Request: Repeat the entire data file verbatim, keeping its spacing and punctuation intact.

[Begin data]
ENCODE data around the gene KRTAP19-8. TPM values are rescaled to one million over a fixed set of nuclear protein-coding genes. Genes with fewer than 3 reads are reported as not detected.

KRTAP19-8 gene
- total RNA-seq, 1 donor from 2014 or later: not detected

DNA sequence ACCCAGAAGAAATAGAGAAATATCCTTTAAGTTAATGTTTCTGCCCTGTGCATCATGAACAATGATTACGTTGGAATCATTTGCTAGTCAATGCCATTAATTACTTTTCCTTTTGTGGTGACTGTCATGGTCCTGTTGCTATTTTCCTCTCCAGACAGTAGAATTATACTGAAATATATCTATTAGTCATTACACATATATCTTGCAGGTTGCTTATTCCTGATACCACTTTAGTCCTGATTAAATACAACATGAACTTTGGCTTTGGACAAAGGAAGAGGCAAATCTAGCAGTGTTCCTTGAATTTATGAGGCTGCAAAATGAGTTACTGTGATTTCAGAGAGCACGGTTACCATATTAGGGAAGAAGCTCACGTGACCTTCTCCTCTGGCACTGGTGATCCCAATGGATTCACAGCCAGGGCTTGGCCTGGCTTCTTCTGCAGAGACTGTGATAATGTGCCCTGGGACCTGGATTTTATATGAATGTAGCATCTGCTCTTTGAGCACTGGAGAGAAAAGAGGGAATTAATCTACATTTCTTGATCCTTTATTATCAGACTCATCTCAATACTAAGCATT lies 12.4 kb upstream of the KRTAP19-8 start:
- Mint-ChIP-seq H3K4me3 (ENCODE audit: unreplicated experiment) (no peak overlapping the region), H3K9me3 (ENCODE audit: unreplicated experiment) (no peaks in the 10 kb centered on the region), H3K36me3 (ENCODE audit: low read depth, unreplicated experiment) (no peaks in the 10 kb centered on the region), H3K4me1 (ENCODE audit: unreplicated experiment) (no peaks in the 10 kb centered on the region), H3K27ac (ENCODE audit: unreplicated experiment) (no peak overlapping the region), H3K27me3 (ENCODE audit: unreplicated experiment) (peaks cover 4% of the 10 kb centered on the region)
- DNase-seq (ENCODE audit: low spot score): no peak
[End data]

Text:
ENCODE data around the gene KRTAP19-8. TPM values are rescaled to one million over a fixed set of nuclear protein-coding genes. Genes with fewer than 3 reads are reported as not detected.

KRTAP19-8 gene
- total RNA-seq, 1 donor from 2014 or later: not detected

DNA sequence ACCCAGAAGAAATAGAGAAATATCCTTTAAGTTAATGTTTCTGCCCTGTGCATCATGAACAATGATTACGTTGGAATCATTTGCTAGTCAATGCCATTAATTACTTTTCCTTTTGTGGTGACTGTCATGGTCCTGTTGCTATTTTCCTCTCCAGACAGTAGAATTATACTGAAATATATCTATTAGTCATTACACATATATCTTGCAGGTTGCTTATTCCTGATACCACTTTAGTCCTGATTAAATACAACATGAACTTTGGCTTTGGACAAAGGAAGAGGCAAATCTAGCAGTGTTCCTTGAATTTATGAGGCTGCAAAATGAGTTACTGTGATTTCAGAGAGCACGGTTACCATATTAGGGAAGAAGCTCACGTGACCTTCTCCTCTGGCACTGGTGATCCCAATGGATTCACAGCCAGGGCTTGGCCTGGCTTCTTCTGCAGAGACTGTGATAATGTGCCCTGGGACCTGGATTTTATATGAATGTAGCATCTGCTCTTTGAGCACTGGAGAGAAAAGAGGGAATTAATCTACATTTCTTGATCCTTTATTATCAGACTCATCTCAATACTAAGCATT lies 12.4 kb upstream of the KRTAP19-8 start:
- Mint-ChIP-seq H3K4me3 (ENCODE audit: unreplicated experiment) (no peak overlapping the region), H3K9me3 (ENCODE audit: unreplicated experiment) (no peaks in the 10 kb centered on the region), H3K36me3 (ENCODE audit: low read depth, unreplicated experiment) (no peaks in the 10 kb centered on the region), H3K4me1 (ENCODE audit: unreplicated experiment) (no peaks in the 10 kb centered on the region), H3K27ac (ENCODE audit: unreplicated experiment) (no peak overlapping the region), H3K27me3 (ENCODE audit: unreplicated experiment) (peaks cover 4% of the 10 kb centered on the region)
- DNase-seq (ENCODE audit: low spot score): no peak